MOSCOW, April 20. /TASS/. Russian President Vladimir Putin on April 21, 2021 will address the Federal Assembly with the 17th state of the nation message. The event will take place at the Manezh Central Exhibition Hall in the very center of Moscow. Since 2000 Putin has delivered 16 such messages while Dmitry Medvedev during his presidency (2008-2012) made four addresses. TASS has reviewed the main ideas of the presidential messages over the past two decades.
The focus of Vladimir Putin’s message to the Federal Assembly on July 8 was the need to strengthen the vertical chain of command. He pointed to such key problems of Russian society as a critical demographic situation, the lagging of the national economy behind the Western ones and embryonic civil society.
The April 3 message was centered around socio-economic issues. Putin set the tasks of restoring order to inter-budgetary relations between the central authorities and regions, implementing a judicial reform, improving the operation of law enforcement agencies, drafting an administrative reform and upgrading pension and labor legislation.
On April 18, Putin brought to the fore the issue of an administrative reform and the distribution of powers between the center and the regions once again. Among other priorities the head of state mentioned military reform, including gradual transition to a professional army. Upon completion of the "military phase" of the special operation in Chechnya the president called for returning the republic to "Russia’s legal fold."
On May 16, the state-of-the nation address was devoted to security and to raising the quality of life. For the first time ever the task was set to double the GDP over a period of ten years and achieve the full convertibility of the ruble. Putin said the war on poverty was number one task. He stressed the need for contract manning of the armed forces and reducing the duration of military service for conscripts to one year. In foreign policy he put the spotlight on contacts within the G8 group (since 2014 - G7) and on struggle against terrorism.
In the May 26 message Putin identified the availability of housing as a high priority. The deadlines for doubling the GDP, set a year ago, were specified. He stressed the need for achieving the goal in 2010. Also, he mentioned the need for reducing inflation to 3% a year.
On April 25, Putin said that time was ripe for replacing a "policy of stabilization with a policy extended well into the future." On the list of the main economic tasks Putin set cancellation of the property tax, simpler rules of real estate registration and tax amnesty. For promoting civil society, it was suggested to ensure the information openness of bodies of state power, establish the institution of parliamentary inquiries and also to change the rules of nomination of candidates for the posts of heads of Russian regions (from the political party that wins the regional election).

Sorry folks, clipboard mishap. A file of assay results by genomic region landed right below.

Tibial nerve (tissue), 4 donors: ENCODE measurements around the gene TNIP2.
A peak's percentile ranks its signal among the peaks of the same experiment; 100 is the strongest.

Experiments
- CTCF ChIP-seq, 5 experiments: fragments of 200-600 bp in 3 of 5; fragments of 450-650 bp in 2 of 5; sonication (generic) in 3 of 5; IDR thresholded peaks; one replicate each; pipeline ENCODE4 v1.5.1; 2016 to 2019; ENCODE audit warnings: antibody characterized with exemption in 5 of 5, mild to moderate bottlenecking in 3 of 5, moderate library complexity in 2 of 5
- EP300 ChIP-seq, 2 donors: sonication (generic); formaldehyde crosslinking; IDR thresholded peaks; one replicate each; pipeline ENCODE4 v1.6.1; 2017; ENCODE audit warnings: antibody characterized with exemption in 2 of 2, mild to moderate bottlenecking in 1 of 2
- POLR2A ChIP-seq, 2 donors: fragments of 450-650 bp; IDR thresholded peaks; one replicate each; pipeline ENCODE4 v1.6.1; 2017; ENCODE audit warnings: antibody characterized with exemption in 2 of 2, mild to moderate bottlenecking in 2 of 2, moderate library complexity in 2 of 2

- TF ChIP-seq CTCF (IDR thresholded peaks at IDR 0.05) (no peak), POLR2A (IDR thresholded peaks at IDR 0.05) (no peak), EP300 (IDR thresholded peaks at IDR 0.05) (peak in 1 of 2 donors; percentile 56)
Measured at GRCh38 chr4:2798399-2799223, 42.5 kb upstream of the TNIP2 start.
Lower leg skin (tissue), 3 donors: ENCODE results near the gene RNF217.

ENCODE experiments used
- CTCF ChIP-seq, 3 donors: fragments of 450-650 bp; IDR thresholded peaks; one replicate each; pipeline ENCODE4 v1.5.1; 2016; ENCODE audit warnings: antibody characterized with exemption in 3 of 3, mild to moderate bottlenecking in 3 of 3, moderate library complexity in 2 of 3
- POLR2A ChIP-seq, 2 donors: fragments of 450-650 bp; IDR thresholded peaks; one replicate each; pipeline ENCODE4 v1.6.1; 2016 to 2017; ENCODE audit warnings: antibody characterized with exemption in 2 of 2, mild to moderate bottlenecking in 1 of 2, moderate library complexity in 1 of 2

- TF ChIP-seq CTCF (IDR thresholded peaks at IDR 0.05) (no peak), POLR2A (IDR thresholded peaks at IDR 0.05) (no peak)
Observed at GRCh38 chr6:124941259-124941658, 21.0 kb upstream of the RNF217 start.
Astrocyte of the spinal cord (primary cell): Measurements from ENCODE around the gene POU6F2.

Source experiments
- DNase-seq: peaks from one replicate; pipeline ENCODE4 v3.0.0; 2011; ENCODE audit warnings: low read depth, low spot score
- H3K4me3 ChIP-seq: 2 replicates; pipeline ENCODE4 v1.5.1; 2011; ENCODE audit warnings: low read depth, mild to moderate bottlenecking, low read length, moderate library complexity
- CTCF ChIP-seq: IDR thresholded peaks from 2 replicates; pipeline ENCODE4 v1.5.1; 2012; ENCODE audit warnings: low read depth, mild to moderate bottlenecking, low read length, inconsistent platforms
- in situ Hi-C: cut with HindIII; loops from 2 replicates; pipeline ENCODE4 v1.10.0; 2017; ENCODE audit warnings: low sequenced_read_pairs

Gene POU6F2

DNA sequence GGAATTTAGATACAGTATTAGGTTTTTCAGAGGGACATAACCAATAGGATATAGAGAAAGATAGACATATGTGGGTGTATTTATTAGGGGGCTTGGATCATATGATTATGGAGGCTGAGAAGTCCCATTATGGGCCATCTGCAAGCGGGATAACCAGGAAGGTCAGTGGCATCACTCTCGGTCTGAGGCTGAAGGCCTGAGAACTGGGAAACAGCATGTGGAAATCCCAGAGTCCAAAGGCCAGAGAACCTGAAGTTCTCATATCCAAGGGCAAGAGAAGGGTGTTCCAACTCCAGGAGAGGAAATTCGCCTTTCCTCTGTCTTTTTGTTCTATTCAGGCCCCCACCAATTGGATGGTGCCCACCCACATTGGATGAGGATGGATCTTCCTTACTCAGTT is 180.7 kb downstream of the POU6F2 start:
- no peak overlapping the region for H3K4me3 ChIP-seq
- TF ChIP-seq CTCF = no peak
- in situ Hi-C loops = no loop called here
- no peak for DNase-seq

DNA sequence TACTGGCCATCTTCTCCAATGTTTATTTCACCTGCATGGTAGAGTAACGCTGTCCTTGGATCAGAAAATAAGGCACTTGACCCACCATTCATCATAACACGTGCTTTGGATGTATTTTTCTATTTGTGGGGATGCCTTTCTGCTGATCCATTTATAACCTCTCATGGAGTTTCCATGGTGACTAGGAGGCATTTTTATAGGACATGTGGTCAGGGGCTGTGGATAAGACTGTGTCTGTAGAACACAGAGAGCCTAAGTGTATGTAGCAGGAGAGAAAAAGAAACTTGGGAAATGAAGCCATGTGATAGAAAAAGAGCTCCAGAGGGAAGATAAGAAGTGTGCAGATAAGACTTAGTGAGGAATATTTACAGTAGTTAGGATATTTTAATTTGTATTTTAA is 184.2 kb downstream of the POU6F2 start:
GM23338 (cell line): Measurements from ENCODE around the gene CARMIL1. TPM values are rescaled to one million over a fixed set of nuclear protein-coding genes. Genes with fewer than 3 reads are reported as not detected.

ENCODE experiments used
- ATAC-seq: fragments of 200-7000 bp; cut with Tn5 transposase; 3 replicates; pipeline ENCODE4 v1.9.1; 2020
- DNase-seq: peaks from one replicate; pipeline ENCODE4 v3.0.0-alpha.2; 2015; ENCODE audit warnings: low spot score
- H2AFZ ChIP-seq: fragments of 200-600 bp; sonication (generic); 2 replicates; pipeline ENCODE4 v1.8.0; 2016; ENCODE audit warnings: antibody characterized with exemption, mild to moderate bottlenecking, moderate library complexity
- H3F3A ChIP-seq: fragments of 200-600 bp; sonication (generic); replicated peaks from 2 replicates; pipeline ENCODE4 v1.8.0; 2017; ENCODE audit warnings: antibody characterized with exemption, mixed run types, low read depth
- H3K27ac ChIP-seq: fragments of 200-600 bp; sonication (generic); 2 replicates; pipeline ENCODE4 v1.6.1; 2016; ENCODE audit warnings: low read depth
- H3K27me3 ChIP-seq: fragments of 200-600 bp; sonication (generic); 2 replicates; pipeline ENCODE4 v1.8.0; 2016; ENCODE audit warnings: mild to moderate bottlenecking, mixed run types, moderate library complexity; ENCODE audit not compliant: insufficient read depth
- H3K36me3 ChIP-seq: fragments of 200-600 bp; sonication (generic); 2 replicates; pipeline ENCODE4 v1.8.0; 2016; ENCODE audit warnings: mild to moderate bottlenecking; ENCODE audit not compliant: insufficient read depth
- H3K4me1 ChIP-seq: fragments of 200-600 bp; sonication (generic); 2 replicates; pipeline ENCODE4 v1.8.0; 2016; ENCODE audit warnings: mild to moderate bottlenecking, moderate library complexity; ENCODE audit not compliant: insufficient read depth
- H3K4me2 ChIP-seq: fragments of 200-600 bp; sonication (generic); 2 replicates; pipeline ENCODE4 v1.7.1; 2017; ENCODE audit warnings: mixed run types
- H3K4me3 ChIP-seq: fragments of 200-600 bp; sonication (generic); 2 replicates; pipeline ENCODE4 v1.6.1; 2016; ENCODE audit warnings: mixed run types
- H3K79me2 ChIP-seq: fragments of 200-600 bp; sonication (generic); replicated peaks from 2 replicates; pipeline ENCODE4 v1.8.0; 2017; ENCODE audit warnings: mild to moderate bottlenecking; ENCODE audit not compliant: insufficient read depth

On May 10, Putin said demography was Russia’s acutest problem and suggested a number of measures for solving it: reducing mortality, conducting an effective migration policy and raising birth rates. He came up with an idea of maternity capital - lumpsum benefits to be paid for the birth (or adoption) of a second child and all other children (since 2020 the right to maternity capital was granted to families where the first child is born).
On April 26, the president in his message set the task of conducting a pension reform on the principles of co-financing and increasing the average pension without raising the retirement age. Also, Putin came out with an initiative for changing the rules of appointing members of the Federation Council (including the residence qualification - the duration of residence in the given region). He paid special attention to the issue of patriotism and the status of the Russian language. In foreign policy Putin proposed a moratorium on compliance with the Conventional Forces in Europe (CFE) treaty.
On November 5, President Dmitry Medvedev addressed the Federal Assembly with the annual message to stress the need for fundamentally reforming the political and economic systems. He stressed such priorities as "the production of knowledge, new technologies and advanced culture." The increase of the president's and the State Duma's term of office to six years and five years respectively was a major political initiative.
Medvedev’s message on November 12 was based on his policy article Forward, Russia!, published in September. The main theme of his message was "comprehensive modernization of the economy based on the values and institutions of democracy." He stressed the need for reconfiguring the economy and reorienting it from raw materials production to high technologies. Among other things he suggested creating a Russian equivalent of the Silicon Valley.